There are multiple parties involved. First there’s Russian government. It might be willing to help, but it can’t do much except to loan money (which wouldn’t help because the EU defined a debt to GDP cap for Cyprus and any new loan from Russia will reduce the amount Cyprus will get from EU by the same amount.) Besides, Russian government simply does not have that much money. (For perspective, annual expenditures of the Russian government on defense, public safety and law enforcement, combined, add up to somewhere around 50 to 60 billion dollars.)

Then there are large investors (oligarchs), they are able to help, but they are driven by self-interest, most of them have little to no money tied up in Cyprus, and, for them, bailing out Cyprus is mostly throwing good money after bad. They’d need a really sweet deal before they cough up a penny. Apparently Cypriot gov’t could not make the deal sweet enough

Finally, there are smaller businessmen, bureaucrats (Russian corruption is epic and there are many very wealthy bureaucrats in the country), etc. Those are the ones that _do_ have money in Cypriot banks, but they don’t have much say in the matter.

Posted by Nameless | Report as abusive

Just to elaborate on my point. If you look at what Russian newspapers are reporting about the failure of the talks, the story is, essentially: “Cypriot representatives met with Russian investors and discussed selling oil rights and bank shares … Russian investors weren’t interested. Prime Minister Medvedev spoke to journalists and said that talks will continue and parties will keep trying to find a solution.” (As to the identities of investors, Gazprom and Rosneft are named specifically.)

While it is possible in principle that, given proper motivation, Medvedev could lean on Gazprom hard enough to force it to buy worthless Cypriot oil rights or to become a part investor in a bank that will most likely fail within 6 months and wipe out the entire investment, it’s far from obvious that Medvedev is sufficiently motivated to do that.

Posted by Nameless | Report as abusive

Well, from Russia it is viewed purely as blatant defrauding depositors of their money out of general hostility towards Russia. Which is more curious, when you know that Russian “oligarchs” are generally safe, holding almost no money in cyprus banks. It is just money of moderately well-off people, some owning small businesses, preparing for retirement in mild weather resort. And this “warm port obsession” is something so foreign to Russian officials of any level thinking and general public alike. What sort of medieval logic is this? Mediterranean trade routes and ports lost their importance like 500 years ago since discovery of America and sea-route to India. I just cannot imagine how you can be serious about it. Vodka, balalaika and warm sea ports. Please!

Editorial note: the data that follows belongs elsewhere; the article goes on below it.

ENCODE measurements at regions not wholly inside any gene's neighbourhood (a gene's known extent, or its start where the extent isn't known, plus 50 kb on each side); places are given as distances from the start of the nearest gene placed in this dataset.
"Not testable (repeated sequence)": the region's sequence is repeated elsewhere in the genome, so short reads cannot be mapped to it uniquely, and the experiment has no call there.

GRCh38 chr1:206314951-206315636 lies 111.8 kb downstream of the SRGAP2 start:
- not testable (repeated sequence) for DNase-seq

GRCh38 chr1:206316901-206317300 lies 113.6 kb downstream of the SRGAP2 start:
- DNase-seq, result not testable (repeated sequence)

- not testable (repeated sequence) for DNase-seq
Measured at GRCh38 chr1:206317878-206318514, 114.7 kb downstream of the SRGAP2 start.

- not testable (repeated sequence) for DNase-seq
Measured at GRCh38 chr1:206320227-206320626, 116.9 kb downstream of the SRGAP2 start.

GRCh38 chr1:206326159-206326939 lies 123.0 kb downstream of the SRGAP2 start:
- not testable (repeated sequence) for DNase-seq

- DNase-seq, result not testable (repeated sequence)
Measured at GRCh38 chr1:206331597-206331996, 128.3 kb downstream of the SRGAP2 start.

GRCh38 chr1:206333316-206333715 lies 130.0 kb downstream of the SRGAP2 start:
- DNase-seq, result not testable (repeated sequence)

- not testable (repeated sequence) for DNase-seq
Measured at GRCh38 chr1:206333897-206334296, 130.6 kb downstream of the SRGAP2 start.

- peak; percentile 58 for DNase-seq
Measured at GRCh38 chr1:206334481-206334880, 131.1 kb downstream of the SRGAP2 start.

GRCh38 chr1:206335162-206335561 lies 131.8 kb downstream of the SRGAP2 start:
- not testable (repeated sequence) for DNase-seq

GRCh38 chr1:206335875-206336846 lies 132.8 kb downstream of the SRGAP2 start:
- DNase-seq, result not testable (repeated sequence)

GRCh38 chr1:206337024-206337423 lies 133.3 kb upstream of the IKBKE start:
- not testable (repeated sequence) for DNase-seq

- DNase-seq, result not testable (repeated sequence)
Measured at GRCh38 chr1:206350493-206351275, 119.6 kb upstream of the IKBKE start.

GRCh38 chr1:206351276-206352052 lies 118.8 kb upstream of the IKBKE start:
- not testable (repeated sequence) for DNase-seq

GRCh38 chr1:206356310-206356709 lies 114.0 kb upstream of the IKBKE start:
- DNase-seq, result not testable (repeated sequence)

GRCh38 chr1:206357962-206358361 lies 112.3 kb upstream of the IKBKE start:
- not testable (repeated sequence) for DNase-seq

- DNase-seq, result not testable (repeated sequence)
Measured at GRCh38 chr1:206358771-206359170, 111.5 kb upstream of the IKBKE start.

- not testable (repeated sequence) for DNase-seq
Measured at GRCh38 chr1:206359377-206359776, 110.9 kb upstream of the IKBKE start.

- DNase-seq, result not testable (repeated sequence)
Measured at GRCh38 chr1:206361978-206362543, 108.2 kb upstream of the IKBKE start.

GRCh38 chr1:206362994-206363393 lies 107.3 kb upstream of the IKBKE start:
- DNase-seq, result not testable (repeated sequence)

Posted by DenisP | Report as abusive

The real victims are the ordinary people who have bank accounts in Cyprus and who have worked years to save their money. With no debt, no fancy cars, no fancy houses, it’s criminal for the European Union to persecute and introduce a course of action to destroy the lives of we honest hardworking people. What is 100,000 euro in the bank when you are stuggling to keep a small business running? So many honest people have lost so much.

Posted by livingincyprus | Report as abusive

Since when is laundering money incorrect ! Yea the oligarchs need a place to launder, big discussion, within the controlled media perhaps, but so ? if it is then lets look look at HSBC and the old BCCI. Which did the same for the Mexican drug cartel and black ops for governments Oli North period;

Banks trade to be allowed to trade on the premise they can be used when required and bailed out later by joe public. I guess the Libro fixing isnt even worth a mention. Which is of course more corruption and not a jail term given to date.
This is a game as ever and the poor suffer. The Euro is a fraud. Its time Cyprus followed the Icelandic model and the rest of us these these banker controlled governments to do the same. Blame Germany no not really but those that want a single government and single currency.

Posted by DESMOND2013 | Report as abusive

Russia is run by billionaires, just like the US. So all you self righteous people are not in any position to judge a single Russian. What happened to our own banksters????

Nothing.

And why should Russia not think of itslef. I think this is a smart move on their part!

Posted by KyleDexter | Report as abusive